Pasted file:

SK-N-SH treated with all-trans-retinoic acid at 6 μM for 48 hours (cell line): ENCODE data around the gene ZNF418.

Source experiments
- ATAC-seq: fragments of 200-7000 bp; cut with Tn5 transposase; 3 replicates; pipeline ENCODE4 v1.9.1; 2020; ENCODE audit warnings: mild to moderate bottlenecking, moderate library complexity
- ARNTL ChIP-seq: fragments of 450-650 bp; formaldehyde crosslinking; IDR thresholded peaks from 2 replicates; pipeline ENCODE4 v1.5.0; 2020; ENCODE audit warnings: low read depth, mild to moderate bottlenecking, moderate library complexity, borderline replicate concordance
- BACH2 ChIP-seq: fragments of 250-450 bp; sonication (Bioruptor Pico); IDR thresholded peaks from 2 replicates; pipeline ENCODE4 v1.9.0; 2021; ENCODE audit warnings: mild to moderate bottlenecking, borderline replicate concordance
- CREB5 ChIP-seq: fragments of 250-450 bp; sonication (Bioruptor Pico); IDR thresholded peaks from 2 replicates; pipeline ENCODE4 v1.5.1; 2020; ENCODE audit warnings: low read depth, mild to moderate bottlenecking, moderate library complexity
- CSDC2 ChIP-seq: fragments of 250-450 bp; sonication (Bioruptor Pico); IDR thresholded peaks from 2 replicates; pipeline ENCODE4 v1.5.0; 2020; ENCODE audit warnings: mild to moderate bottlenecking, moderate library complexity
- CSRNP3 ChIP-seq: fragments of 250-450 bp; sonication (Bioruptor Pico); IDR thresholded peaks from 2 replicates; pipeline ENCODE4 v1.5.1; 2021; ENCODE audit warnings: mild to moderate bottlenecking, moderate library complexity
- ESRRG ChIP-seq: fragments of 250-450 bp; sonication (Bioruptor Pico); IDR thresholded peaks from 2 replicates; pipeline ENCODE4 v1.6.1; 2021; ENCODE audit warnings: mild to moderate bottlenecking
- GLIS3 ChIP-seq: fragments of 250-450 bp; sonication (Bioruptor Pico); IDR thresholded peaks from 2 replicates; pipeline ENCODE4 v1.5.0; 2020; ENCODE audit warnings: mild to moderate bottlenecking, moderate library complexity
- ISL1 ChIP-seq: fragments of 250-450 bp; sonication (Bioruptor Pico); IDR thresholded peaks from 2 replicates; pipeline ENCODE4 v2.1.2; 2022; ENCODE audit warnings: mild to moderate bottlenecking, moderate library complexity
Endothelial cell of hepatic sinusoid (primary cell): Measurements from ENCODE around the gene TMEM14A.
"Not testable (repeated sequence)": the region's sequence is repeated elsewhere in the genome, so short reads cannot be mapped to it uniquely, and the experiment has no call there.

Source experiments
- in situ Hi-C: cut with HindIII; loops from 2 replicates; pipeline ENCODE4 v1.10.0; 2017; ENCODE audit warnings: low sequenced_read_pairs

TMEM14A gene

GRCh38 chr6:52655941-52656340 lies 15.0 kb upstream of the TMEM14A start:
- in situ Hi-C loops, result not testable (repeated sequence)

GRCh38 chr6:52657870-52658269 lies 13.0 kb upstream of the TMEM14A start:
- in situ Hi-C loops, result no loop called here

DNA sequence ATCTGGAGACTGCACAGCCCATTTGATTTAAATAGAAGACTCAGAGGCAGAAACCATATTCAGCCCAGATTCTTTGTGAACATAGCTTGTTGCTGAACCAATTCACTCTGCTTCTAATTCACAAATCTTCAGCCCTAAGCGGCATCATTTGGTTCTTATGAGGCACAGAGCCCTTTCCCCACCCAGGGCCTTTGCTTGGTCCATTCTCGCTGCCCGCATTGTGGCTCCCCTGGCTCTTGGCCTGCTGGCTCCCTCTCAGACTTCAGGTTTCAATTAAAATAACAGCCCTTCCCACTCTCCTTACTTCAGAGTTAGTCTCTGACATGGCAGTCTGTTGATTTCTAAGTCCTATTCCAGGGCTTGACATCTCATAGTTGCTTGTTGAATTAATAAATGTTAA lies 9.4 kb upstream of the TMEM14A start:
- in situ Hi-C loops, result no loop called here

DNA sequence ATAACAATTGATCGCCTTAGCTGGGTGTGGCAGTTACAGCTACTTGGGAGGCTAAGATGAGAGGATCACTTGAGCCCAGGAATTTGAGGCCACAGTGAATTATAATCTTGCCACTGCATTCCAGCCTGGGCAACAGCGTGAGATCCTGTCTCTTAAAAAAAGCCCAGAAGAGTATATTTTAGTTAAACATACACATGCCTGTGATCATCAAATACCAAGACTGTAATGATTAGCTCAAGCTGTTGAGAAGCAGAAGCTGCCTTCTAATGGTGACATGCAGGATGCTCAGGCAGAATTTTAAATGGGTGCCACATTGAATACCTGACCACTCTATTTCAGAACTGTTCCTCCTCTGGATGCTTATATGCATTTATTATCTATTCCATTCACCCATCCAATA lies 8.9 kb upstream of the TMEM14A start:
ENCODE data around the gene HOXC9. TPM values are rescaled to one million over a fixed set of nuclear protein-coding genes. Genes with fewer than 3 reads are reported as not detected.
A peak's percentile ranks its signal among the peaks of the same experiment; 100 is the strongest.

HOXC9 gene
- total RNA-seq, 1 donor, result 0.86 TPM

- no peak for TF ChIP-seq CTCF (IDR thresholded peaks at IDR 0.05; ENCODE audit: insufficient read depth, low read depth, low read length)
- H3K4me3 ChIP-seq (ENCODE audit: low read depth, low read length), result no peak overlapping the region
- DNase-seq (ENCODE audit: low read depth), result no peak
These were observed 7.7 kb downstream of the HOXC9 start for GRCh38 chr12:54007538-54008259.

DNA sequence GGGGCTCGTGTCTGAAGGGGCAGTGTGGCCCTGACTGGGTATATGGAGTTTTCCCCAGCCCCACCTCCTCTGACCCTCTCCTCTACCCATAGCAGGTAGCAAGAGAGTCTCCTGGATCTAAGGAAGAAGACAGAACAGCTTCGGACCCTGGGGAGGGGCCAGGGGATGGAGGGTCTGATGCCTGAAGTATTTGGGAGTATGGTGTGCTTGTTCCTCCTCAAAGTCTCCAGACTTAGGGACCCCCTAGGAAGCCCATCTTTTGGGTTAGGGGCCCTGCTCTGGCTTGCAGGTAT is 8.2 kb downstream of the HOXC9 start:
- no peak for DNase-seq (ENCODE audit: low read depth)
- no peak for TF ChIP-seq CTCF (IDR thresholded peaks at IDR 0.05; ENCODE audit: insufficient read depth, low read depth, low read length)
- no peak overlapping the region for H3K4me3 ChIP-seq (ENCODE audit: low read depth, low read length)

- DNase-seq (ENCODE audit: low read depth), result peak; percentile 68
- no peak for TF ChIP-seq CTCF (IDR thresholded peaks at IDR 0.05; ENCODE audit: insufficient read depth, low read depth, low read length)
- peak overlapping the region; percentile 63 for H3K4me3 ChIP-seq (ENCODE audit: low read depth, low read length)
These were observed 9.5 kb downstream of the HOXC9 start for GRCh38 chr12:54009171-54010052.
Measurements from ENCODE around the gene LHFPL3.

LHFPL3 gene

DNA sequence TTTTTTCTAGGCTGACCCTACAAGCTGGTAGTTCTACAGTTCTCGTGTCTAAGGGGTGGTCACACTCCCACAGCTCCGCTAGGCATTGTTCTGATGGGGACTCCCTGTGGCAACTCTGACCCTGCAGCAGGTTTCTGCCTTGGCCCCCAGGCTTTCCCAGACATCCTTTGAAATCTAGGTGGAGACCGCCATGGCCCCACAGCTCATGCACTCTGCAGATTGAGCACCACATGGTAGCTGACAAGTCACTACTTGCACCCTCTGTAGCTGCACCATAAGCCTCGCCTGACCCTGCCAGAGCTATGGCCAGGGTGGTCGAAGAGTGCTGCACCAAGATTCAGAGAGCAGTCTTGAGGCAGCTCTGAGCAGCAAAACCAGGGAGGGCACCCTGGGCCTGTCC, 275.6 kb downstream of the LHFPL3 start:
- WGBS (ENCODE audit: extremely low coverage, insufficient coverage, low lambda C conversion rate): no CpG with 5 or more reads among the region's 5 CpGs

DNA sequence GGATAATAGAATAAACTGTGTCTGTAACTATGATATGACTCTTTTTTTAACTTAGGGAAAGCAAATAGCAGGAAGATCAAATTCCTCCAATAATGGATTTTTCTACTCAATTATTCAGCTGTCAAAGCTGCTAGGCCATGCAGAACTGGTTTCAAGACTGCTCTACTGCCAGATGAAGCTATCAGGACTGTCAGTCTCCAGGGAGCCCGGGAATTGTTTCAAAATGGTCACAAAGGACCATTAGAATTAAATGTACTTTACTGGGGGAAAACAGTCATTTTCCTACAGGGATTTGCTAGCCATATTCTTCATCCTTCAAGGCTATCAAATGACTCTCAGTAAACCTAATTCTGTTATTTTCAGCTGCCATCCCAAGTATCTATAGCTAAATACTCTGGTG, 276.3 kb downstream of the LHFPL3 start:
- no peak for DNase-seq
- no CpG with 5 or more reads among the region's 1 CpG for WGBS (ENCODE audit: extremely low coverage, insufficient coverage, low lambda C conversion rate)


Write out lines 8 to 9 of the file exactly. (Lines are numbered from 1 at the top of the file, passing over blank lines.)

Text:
- CSRNP3 ChIP-seq: fragments of 250-450 bp; sonication (Bioruptor Pico); IDR thresholded peaks from 2 replicates; pipeline ENCODE4 v1.5.1; 2021; ENCODE audit warnings: mild to moderate bottlenecking, moderate library complexity
- ESRRG ChIP-seq: fragments of 250-450 bp; sonication (Bioruptor Pico); IDR thresholded peaks from 2 replicates; pipeline ENCODE4 v1.6.1; 2021; ENCODE audit warnings: mild to moderate bottlenecking